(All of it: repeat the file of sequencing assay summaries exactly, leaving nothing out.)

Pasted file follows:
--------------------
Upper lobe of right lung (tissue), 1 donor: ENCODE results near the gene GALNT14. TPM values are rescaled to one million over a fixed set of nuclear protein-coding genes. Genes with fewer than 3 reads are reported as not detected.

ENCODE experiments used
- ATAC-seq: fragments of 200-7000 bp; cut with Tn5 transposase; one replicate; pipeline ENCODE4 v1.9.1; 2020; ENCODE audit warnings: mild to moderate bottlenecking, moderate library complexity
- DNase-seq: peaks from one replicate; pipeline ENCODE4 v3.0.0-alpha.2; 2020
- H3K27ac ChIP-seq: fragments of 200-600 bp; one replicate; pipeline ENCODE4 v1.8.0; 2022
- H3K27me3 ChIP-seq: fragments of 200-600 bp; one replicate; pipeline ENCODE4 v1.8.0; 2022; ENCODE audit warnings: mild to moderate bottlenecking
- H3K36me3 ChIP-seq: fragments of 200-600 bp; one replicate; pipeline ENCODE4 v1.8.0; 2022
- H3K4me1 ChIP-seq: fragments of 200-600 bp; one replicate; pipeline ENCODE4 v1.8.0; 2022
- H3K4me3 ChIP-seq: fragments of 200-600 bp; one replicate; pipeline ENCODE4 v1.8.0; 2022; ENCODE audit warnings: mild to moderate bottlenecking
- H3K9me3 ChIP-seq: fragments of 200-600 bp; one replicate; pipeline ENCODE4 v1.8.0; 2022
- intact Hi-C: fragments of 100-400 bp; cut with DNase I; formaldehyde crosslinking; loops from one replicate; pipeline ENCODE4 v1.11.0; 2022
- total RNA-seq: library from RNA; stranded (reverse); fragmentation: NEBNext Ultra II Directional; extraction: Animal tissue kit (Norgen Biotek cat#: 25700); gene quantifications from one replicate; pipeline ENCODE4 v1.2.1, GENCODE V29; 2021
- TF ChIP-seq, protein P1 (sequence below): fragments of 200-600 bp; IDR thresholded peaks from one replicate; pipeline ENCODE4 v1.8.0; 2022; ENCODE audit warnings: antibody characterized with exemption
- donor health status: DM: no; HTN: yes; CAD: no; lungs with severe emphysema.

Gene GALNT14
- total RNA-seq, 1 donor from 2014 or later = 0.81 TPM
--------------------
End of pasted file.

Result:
Upper lobe of right lung (tissue), 1 donor: ENCODE results near the gene GALNT14. TPM values are rescaled to one million over a fixed set of nuclear protein-coding genes. Genes with fewer than 3 reads are reported as not detected.

ENCODE experiments used
- ATAC-seq: fragments of 200-7000 bp; cut with Tn5 transposase; one replicate; pipeline ENCODE4 v1.9.1; 2020; ENCODE audit warnings: mild to moderate bottlenecking, moderate library complexity
- DNase-seq: peaks from one replicate; pipeline ENCODE4 v3.0.0-alpha.2; 2020
- H3K27ac ChIP-seq: fragments of 200-600 bp; one replicate; pipeline ENCODE4 v1.8.0; 2022
- H3K27me3 ChIP-seq: fragments of 200-600 bp; one replicate; pipeline ENCODE4 v1.8.0; 2022; ENCODE audit warnings: mild to moderate bottlenecking
- H3K36me3 ChIP-seq: fragments of 200-600 bp; one replicate; pipeline ENCODE4 v1.8.0; 2022
- H3K4me1 ChIP-seq: fragments of 200-600 bp; one replicate; pipeline ENCODE4 v1.8.0; 2022
- H3K4me3 ChIP-seq: fragments of 200-600 bp; one replicate; pipeline ENCODE4 v1.8.0; 2022; ENCODE audit warnings: mild to moderate bottlenecking
- H3K9me3 ChIP-seq: fragments of 200-600 bp; one replicate; pipeline ENCODE4 v1.8.0; 2022
- intact Hi-C: fragments of 100-400 bp; cut with DNase I; formaldehyde crosslinking; loops from one replicate; pipeline ENCODE4 v1.11.0; 2022
- total RNA-seq: library from RNA; stranded (reverse); fragmentation: NEBNext Ultra II Directional; extraction: Animal tissue kit (Norgen Biotek cat#: 25700); gene quantifications from one replicate; pipeline ENCODE4 v1.2.1, GENCODE V29; 2021
- TF ChIP-seq, protein P1 (sequence below): fragments of 200-600 bp; IDR thresholded peaks from one replicate; pipeline ENCODE4 v1.8.0; 2022; ENCODE audit warnings: antibody characterized with exemption
- donor health status: DM: no; HTN: yes; CAD: no; lungs with severe emphysema.

Gene GALNT14
- total RNA-seq, 1 donor from 2014 or later = 0.81 TPM